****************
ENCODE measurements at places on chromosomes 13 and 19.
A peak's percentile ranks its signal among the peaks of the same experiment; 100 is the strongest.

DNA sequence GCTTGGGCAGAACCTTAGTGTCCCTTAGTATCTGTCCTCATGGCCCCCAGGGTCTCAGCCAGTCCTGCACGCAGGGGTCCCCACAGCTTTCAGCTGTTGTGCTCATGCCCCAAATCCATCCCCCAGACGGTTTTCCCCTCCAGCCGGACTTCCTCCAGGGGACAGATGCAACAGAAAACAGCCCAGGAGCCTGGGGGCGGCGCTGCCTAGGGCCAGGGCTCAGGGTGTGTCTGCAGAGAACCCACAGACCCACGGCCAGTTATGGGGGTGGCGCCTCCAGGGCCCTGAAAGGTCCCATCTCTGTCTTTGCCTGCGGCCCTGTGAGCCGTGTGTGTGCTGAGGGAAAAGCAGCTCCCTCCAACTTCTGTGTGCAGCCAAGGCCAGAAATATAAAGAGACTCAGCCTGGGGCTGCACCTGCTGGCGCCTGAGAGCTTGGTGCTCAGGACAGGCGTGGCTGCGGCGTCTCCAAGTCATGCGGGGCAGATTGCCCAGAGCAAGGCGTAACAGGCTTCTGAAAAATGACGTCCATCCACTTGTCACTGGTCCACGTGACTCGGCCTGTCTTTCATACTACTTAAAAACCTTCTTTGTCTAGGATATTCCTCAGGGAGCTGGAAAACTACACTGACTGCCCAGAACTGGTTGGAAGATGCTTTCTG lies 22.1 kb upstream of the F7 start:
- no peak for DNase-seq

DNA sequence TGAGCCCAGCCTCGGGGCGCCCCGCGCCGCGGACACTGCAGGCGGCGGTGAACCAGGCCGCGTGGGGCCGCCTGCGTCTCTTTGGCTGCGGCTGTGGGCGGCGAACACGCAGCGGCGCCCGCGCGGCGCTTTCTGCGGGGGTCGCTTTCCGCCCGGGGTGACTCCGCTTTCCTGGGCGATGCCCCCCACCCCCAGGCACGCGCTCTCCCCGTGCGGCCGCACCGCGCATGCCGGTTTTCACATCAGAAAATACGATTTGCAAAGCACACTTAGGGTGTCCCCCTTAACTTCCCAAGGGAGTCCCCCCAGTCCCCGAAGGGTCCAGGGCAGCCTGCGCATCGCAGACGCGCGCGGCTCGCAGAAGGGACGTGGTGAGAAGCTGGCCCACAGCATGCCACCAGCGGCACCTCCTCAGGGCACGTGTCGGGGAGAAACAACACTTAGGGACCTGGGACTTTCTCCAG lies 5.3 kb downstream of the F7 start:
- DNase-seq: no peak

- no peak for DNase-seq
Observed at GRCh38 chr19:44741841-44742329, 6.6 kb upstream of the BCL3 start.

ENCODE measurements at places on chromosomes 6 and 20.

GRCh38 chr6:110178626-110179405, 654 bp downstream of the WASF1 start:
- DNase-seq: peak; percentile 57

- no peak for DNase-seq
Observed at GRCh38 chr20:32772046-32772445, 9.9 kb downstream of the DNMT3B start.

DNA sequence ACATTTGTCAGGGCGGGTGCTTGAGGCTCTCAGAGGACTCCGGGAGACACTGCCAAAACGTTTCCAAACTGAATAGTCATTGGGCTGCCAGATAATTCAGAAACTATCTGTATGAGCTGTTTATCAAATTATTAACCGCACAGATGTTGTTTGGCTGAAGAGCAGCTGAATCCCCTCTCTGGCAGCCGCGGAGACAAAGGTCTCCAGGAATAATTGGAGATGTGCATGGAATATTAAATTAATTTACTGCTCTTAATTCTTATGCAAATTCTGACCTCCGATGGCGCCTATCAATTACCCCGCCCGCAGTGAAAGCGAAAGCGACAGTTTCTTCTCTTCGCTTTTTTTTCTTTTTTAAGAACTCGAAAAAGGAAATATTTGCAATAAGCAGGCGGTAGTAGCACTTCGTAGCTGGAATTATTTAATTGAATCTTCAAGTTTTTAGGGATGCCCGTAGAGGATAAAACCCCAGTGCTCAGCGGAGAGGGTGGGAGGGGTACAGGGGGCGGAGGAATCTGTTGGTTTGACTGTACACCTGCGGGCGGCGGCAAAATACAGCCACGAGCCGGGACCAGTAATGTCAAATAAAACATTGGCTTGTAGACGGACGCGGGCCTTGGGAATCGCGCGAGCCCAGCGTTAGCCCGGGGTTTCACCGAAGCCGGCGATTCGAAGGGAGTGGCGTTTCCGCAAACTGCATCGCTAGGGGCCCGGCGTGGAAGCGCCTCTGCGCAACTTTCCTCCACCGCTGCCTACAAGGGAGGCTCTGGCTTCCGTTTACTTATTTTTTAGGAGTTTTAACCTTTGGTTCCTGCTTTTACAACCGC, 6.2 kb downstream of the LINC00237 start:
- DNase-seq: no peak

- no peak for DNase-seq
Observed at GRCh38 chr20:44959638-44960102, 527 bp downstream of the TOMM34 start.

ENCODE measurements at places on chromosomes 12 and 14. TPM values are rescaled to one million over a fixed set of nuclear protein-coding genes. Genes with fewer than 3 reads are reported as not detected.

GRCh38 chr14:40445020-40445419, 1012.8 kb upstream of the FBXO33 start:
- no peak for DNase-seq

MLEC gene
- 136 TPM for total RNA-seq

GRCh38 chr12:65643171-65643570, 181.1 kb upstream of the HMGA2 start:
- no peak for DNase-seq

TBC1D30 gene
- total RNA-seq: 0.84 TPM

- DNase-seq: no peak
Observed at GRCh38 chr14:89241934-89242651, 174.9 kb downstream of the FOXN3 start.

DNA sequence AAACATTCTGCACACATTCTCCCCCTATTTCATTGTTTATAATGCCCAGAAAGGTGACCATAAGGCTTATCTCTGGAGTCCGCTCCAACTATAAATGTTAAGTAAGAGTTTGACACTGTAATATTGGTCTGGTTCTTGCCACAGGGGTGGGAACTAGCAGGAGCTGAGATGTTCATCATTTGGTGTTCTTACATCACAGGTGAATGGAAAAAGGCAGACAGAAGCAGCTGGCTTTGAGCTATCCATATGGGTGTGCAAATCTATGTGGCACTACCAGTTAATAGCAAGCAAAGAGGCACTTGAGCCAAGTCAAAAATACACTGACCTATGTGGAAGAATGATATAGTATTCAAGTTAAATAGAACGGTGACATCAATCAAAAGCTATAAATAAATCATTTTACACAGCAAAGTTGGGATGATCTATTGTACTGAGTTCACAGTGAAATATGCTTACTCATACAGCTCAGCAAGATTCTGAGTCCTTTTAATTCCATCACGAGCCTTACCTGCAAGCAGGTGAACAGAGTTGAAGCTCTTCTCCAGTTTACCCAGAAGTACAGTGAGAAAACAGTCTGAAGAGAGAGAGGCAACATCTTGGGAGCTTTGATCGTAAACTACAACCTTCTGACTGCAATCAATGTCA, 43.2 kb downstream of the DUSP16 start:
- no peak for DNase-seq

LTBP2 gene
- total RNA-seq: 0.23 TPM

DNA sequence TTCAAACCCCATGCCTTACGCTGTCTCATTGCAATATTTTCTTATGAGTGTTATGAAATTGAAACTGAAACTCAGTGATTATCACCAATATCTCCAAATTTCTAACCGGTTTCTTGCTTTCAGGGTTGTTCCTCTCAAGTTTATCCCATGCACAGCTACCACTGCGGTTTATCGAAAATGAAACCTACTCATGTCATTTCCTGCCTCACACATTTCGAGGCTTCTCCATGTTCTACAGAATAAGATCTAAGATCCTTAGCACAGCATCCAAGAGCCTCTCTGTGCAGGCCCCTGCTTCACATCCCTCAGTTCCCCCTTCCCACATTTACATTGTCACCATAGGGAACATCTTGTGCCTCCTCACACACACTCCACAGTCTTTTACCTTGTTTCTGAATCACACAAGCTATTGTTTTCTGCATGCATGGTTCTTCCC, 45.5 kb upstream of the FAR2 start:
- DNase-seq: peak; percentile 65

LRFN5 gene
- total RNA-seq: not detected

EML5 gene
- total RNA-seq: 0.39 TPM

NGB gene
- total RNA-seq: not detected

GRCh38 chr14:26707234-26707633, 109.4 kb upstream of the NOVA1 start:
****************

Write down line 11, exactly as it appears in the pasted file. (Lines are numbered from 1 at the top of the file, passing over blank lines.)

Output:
- DNase-seq: peak; percentile 57